To many of my friends — the majority parents of autistic children like myself — Twitter is another way to stay connected. Often, 140 characters are about all I have to time to read in the course of a day of teaching and caring for Charlie. I love the “real-time-ness” of Twitter and being able to exchange tweets with a friend time zones away.
More and more, though, Twitter has become a platform for a lot more than mom-chat. Twitter has become, or seeks to portray itself as having become, nothing less than the defender of free speech around the world, the “free-speech wing of the free-speech party,” says Mathew Ingram on GigaOM.
Twitter, Staunch Defender of Free Speech (Or So Twitter Wants Us To Think)
Twitter is fighting a Manhattan criminal court order to turn over all the tweets of Malcolm Harris, who has been charged with disorderly conduct related to an Occupy protest. The judge ruled that Harris’ tweets are no longer his; Twitter’s legal team, under general counsel Alexander Macgillivray, appealed the ruling last week, on the grounds that tweets belong to a user. Twitter also fought, but lost, a US Justice Department order to hand over data from three Wikileaks users, including direct messages (which are exchanged privately between users, rather than in Twitter’s gargantuan stream of user postings).
When law enforcement requests the tweets of a user, Twitter informs them unless it has a court order not to. Twitter goes out of its way to protect users’ privacy, allowing them to use pseudonyms and to delete the location of a photo. It has become a powerful tool for activists in, for instance, the Middle East, to spread the word about oppression and injustice under authoritarian governments.
As Macgillivray says in a recent New York Times article:
“We value the reputation we have for defending and respecting the user’s voice. We think it’s important to our company and the way users think about whether to use Twitter, as compared to other services.”
“We want to be useful to as many people as we can be useful to. We certainly do think about what is Twitter like for someone who has unpopular beliefs.”
Such idealistic and even noble statements are commendable. But Twitter is facing some major growing pains as it seeks to become profitable.
Will Twitter Still Protect Users’ Privacy If It Goes Public?
At present a private company, the pressure to generate revenue will only grow should Twitter go public. Plus, Twitter’s ongoing efforts to expand its international profile have led to it getting into disputes with the governments of other countries. Last month, the government of India demanded that Twitter take down certain accounts said to be instigating religious hatred; Twitter took down about half of the requested accounts, as these were impersonating India’s prime minister in violation of Twitter’s own rules.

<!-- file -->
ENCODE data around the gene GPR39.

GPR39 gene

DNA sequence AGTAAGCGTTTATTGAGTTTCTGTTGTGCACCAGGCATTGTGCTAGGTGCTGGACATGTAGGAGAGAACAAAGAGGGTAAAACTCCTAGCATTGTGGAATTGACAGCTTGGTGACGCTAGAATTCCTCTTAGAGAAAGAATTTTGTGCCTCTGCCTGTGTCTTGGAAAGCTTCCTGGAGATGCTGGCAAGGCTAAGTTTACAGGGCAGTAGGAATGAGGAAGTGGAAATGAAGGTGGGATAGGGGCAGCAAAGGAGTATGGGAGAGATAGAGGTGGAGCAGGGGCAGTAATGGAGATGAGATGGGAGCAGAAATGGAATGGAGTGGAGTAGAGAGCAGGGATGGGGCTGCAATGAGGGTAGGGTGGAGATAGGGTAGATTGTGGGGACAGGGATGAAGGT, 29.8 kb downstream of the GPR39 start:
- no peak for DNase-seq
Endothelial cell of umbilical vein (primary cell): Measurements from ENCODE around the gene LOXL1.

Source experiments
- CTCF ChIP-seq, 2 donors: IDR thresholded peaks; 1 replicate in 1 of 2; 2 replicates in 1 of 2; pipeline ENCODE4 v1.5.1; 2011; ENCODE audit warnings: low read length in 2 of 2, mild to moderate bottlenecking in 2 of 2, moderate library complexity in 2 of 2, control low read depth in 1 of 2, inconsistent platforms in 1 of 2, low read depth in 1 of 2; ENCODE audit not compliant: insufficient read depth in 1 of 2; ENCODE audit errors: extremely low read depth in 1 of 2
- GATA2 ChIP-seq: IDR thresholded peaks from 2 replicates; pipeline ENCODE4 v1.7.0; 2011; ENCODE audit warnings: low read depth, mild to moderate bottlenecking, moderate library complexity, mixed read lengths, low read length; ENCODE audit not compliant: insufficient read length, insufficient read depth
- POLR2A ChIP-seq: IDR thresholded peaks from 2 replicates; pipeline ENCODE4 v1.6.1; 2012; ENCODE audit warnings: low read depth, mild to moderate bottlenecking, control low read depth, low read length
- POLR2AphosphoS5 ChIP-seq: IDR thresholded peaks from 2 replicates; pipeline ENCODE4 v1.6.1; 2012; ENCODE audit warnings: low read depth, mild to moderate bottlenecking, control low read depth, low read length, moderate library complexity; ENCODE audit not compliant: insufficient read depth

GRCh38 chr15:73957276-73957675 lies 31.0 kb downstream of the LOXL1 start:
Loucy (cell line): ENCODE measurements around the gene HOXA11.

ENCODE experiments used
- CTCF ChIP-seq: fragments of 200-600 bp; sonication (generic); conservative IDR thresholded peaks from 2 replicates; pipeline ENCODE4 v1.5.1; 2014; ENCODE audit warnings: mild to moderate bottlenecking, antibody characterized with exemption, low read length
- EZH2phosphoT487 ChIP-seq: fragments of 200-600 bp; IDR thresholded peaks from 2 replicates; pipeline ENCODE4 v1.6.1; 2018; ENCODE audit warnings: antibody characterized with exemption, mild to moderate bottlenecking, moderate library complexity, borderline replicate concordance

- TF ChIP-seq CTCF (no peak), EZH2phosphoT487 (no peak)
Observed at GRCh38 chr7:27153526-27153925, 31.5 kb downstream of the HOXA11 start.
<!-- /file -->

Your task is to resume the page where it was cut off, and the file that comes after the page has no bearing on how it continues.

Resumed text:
Twitter (and other social media companies like Facebook) sometimes apply their own rules “in seemingly capricious ways,” writes Matt Buchanan on Buzz Feed in assessing Twitter’s removal of reporter Guy Adams’ account after he had been critical of NBC’s Olympics coverage and included the corporate email of an executive of NBC, a Twitter corporate partner. Revealing the tricky waters Twitter must navigate in its efforts to gain a profit, a Twitter employee, who was responsible for promoting corporate partnerships, had been tracking Adams’ account and had suggested that NBC file a complaint.
Macgillivray acknowledged this and had Adams’ account restored. In an apology — “we should not and cannot be in the business of proactively monitoring and flagging content, no matter who the user is” – Macgillivray was careful to emphasize Twitter’s self-appointed role as a campaigner for free speech.
Twitter in China: #FreeSpeechFail?
Twitter’s freedom of expression halo is burnished by its being currently banned in China. Twitter was blocked there in 2009, after the company made it possible for information about the July 2009 Ürümqi riots to spread without government censorship.
China’s largest information portal, Sina, runs a Twitter-like service, Weibo, that is massively popular in China but also carefully scrubbed by censors lest politically sensitive topics — the escape of dissident Chen Guangcheng from house arrest, for example — be discussed. As Vivian Ni noted on China Briefing earlier this year, it’s almost inevitable that Twitter will seek to regain entry into China to boost its global revenue.
Macgillivray claims there is a “church-state divide” between users’ tweets and the fact that it’s a company that needs to turn a profit. Should Twitter seek to return to China, it could find that principle endangered: would the Chinese government demand that tweets tagged with the name of dissident artist Ai WeiWei be blocked?
One thing’s for sure. Before Twitter, a “tweet” was an onomatopoeic word for bird sounds and part of the name of a big-headed yellow cartoon character. Thanks to Twitter, we now hear the likes of the New York Times intoning that “tweets belong to the user.” Who would have thought it was possible for so many people (judges, government officials, communist governments) to make such a big deal about a mere 140 characters?
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Photo by Paul Papadimitriou